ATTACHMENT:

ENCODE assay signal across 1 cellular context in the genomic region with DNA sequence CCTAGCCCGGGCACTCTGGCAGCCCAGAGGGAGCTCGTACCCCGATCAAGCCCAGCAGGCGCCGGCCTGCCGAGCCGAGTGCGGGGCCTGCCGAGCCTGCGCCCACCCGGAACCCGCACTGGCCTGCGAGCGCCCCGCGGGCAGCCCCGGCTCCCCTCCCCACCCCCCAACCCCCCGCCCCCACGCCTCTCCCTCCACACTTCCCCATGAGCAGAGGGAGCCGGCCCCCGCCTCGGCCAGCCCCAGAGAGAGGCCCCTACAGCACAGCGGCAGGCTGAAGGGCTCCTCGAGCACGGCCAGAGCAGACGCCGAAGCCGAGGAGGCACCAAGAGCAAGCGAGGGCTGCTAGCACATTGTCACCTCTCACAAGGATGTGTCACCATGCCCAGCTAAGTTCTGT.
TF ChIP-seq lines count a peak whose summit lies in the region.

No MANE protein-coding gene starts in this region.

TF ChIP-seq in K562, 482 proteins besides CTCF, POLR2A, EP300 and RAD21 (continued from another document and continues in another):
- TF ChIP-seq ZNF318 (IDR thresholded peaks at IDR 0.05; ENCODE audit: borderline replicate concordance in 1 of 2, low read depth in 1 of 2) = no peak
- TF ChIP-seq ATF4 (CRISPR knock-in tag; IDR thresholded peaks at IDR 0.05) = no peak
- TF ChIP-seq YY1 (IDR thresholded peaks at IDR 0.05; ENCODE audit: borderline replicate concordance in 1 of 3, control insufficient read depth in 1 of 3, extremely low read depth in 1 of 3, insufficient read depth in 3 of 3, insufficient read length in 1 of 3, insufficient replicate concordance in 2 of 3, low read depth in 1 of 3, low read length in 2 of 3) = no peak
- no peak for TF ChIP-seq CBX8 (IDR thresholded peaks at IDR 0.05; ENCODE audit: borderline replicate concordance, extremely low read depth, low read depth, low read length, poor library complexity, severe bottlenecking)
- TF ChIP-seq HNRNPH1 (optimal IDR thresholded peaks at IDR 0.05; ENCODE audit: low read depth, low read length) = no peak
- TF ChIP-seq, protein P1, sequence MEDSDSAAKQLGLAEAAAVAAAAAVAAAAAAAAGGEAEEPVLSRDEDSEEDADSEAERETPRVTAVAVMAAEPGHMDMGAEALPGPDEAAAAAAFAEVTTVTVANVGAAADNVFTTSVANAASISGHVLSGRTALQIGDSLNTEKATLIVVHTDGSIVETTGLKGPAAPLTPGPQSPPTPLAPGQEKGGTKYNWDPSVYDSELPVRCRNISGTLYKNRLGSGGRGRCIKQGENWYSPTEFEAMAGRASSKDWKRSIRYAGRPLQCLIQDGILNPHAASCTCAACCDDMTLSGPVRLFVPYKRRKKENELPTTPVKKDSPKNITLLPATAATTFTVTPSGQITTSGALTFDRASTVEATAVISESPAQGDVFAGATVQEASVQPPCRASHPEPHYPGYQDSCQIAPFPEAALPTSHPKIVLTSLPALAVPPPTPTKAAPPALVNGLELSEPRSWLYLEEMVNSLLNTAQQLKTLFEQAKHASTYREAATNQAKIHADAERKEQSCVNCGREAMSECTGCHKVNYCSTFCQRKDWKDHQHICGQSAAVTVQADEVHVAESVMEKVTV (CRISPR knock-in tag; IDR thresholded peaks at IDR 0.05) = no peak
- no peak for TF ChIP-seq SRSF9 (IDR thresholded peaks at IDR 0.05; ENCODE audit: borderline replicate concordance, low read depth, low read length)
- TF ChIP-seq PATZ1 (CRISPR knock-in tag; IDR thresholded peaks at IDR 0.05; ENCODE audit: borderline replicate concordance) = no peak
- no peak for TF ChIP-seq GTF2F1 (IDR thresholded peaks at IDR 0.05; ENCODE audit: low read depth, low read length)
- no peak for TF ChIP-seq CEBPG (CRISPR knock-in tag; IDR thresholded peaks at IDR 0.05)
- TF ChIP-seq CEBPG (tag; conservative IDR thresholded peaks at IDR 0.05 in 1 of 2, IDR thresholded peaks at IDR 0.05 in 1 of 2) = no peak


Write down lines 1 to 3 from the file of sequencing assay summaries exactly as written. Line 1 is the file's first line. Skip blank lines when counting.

ENCODE assay signal across 1 cellular context in the genomic region with DNA sequence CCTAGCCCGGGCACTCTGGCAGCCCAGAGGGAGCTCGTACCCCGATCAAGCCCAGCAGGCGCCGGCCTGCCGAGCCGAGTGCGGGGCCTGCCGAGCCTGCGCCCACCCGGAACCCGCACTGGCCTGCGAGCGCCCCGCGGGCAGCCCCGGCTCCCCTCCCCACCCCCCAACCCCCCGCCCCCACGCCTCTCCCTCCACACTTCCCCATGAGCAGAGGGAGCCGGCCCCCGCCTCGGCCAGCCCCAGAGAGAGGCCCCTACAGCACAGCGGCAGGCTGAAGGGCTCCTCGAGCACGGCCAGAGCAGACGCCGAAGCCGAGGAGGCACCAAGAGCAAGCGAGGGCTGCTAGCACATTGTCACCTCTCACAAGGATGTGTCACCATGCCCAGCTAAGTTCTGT.
TF ChIP-seq lines count a peak whose summit lies in the region.

No MANE protein-coding gene starts in this region.